Republican lawmakers presented their final $1.5 trillion tax bill late Friday evening, with a repair to the Base Erosion Anti-Abuse Tax (BEAT) provision that keeps 80 percent of the Investment Tax Credit and Production Tax Credit values.

The bill does not include the alternative minimum tax and leaves the previously agreed-upon phase-downs of both credits in place. 

The BEAT repair allows corporations to retain use of the ITC and the PTC to lower taxable income, leaving a key financing mechanism for renewables projects at least partially in place. However, the BEAT provision may now apply to a larger swath of companies and banks, upping the number of potential tax equity investors that are subject to the tax. 

Tax lawyers and clean energy advocates are still parsing the bill’s full impact. But after a House version of the bill cut the PTC and ITC and a Senate version of the bill included the “poison-pill” BEAT provision, which would have eliminated billions of dollars in investment, the outcome is relatively positive for the clean energy industry. 

“All in all, while more banks may be subject to the tax, the amount of tax credits at risk is reduced,” said Keith Martin, a transactional lawyer at Norton Rose Fulbright. “I think the market should be able to function, but there will be a struggle over whether full value is given for that 20 percent that is at risk.”

Republicans designed the BEAT provision to keep multinational companies from “earnings stripping,” where companies can pay less in taxes by deducting payments they make to operations abroad. 

The provision requires corporations to calculate their tax using two numbers: one equaling 10 percent of the company’s taxable income and one determining the company’s tax liability minus any tax credits. The amended provision allows companies to add 80 percent of the tax credit’s values back into that calculation. The company must pay any difference between the two sums. 

Keeping the corporate alternative minimum tax in the bill, as in the final Senate version, could also have removed the corporate tax benefits from the PTC and the ITC. Though the final tax bill lowers the corporate tax rate from its current 35 percent to 21 percent, that change will not impact investment for renewables projects without the AMT. 

Dropping the AMT comes as a relief to the clean energy industry, but tax bill watchers ultimately expected that change in the final bill. The more significant outcome is the adjustment to the BEAT provision, which clean energy trade organizations lobbied hard to change. 

“It’s one of these things where you can’t call it a win for clean energy, because renewable energy isn’t helped by this bill,” said Gregory Jenner, a tax attorney at Stoel Rives. “But it is fair to say that they weren’t hurt nearly as bad as they could have been.”

After receiving clarity on the bill’s contents, renewable energy trade organizations and advocates offered cautious plaudits.

“From the perspective of the wind and solar industry, and certainly the companies we’ve talked to, we’re very grateful to the members of Congress in both chambers that were really working behind the scenes to make this possible," said Isaac Brown, managing partner at 38 North Solutions. "Ideally we would like the status quo to remain in all respects, but given what passed out of the Senate a few weeks ago, this is certainly a significant improvement.”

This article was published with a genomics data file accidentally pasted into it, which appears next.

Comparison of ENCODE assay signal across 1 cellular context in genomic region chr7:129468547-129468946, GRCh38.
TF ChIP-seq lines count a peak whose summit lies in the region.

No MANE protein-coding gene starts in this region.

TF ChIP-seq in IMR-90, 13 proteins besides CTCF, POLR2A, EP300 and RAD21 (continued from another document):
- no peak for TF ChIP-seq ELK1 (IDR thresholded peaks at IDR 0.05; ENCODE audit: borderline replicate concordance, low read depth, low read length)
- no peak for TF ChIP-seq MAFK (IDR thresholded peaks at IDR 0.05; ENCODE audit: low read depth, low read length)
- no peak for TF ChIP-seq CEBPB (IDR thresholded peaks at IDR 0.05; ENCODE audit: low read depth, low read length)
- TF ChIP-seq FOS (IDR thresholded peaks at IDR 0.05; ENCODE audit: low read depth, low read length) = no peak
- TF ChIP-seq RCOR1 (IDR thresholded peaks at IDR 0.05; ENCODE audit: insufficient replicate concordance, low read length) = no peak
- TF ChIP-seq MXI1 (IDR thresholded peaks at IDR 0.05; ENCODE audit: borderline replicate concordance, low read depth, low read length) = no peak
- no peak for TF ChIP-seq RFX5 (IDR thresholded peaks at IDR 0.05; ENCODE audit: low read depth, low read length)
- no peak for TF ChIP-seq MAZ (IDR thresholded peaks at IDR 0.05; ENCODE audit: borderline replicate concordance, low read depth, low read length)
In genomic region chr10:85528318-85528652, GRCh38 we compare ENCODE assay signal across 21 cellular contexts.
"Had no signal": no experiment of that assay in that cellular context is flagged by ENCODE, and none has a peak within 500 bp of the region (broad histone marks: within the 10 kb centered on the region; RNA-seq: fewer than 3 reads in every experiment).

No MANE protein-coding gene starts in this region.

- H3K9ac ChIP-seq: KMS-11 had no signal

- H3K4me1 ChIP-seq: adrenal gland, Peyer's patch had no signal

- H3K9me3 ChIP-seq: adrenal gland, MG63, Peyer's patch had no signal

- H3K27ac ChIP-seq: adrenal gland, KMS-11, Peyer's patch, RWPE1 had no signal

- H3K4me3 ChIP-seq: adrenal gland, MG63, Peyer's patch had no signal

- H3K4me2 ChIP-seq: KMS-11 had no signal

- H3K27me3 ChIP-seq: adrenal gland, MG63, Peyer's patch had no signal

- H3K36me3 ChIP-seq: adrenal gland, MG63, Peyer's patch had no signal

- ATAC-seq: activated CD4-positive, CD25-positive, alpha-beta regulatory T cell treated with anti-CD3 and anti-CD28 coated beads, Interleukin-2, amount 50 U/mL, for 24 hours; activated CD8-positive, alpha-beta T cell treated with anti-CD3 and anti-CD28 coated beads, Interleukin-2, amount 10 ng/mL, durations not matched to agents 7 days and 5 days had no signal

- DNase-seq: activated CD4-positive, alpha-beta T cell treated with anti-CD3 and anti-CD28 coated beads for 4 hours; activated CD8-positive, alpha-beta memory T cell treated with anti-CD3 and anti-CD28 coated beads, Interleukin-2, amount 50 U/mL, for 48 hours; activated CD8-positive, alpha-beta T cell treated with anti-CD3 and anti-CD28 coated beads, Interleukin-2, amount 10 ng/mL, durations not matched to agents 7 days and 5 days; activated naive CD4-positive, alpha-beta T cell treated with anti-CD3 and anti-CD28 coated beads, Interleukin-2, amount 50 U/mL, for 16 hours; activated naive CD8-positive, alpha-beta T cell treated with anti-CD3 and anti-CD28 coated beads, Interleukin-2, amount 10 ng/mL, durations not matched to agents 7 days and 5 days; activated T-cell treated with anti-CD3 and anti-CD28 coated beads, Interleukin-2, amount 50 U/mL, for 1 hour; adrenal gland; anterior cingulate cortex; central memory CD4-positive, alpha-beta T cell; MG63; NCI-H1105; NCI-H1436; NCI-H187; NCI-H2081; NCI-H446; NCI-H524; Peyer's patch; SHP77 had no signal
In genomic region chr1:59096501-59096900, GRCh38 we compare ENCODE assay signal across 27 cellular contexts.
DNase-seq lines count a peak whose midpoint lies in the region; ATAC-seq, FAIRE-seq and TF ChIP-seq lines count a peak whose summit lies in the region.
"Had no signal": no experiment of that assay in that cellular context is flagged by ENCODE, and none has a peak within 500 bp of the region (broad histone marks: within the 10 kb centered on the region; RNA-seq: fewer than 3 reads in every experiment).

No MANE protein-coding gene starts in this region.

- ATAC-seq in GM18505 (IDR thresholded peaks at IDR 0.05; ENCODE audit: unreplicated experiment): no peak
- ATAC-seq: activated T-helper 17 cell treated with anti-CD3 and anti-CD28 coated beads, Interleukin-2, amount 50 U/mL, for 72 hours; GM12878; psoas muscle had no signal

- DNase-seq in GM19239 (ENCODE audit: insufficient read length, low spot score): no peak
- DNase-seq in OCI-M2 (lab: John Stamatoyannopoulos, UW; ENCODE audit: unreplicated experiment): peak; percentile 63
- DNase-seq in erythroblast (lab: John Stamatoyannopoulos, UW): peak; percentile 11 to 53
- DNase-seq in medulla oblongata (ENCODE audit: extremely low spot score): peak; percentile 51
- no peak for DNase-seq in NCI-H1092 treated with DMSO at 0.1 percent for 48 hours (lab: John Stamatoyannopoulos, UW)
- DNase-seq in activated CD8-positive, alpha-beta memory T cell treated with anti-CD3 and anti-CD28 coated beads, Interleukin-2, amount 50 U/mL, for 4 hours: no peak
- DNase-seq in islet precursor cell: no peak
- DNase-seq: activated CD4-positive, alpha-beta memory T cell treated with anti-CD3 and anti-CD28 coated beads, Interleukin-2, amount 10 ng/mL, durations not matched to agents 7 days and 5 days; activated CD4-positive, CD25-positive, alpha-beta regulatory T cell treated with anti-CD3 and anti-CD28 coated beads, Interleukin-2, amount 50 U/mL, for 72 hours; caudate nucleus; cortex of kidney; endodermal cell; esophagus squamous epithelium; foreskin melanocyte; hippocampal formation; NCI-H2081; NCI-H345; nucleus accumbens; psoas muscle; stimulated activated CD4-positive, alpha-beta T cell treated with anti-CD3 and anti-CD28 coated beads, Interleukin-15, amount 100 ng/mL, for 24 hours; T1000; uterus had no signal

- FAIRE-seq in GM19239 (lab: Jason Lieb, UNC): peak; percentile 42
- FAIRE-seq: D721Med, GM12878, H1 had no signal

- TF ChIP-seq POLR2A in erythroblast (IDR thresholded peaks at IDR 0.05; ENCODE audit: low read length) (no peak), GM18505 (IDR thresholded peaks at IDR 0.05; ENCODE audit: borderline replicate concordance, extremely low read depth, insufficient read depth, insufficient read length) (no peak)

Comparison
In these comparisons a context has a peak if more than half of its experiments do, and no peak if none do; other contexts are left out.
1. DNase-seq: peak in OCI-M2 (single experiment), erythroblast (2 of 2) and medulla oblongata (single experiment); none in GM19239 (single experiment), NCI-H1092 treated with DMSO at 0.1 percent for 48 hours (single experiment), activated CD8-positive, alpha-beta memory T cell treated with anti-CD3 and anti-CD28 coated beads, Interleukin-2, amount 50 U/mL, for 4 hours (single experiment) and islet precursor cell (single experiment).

However, the full implications of the BEAT change remain somewhat uncertain. 

“We are grateful for the elimination of provisions that would have decimated future renewable energy growth and even penalized past investment in wind and solar power, but we remain concerned about the potential impacts of the new Base Erosion Anti-Abuse Tax on renewable energy finance,” said Gregory Wetsone, president and CEO of the American Council on Renewable Energy, in a statement. “It will take some time to assess the statutory language and determine how the financial institutions that invest in wind and solar power, and play a central role in allowing developers to utilize tax credits, will respond.”

Tax experts will spend the weekend working through the 1,097-page bill to determine exactly how the language may change investment. The ways in which the 80 percent credit values impact each investor’s strategy will undoubtedly vary. 

“It’s very situational; it’s going to depend on each tax equity investor,” said Jenner, who added that the 80 percent fix could be enough for many corporations. “I am assuming that this gives the companies much of what they need. It may not be all, but it’s probably enough.”

While the fix keeps the tax equity market on more solid footing than the provision's previous version, it also could knock some corporations out of the market. And it’s difficult to estimate the full extent of the bill’s implications on the $11 billion tax equity provided to renewables projects in 2016 and the $13 billion offered in 2015. 

“Nobody will have precise numbers until the market starts functioning next year,” said Martin.

Lawmakers said the bill will head to the House floor on Tuesday and will reach the Senate floor sometime later next week. It’s expected to pass both chambers, after last-minute changes brought more senators on board. Legislators still hope to put it on President’s Trump desk before Christmas.